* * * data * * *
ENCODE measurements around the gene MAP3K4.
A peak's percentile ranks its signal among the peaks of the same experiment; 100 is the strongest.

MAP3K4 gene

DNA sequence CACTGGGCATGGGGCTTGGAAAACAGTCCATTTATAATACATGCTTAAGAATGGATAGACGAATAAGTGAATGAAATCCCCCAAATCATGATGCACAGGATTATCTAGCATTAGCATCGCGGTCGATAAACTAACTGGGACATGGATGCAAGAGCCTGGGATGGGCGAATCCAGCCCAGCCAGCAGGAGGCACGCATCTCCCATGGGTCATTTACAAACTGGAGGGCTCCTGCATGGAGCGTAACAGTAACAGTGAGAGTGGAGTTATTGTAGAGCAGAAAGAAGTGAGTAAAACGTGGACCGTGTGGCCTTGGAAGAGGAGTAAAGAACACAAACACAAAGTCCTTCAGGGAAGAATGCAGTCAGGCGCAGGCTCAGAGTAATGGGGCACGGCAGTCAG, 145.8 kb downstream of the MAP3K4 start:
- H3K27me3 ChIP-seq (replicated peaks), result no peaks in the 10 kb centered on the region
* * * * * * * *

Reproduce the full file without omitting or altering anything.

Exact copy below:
ENCODE measurements around the gene MAP3K4.
A peak's percentile ranks its signal among the peaks of the same experiment; 100 is the strongest.

MAP3K4 gene

DNA sequence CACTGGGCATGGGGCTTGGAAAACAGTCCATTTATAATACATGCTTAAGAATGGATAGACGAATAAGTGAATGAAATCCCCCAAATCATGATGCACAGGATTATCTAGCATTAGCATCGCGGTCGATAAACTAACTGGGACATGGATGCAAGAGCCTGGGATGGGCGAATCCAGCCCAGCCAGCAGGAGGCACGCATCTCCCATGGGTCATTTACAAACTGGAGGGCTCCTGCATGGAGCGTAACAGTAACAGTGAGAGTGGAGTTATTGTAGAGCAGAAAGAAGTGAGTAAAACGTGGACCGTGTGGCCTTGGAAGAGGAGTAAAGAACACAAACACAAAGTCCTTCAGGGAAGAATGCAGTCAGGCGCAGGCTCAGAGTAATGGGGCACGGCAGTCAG, 145.8 kb downstream of the MAP3K4 start:
- H3K27me3 ChIP-seq (replicated peaks), result no peaks in the 10 kb centered on the region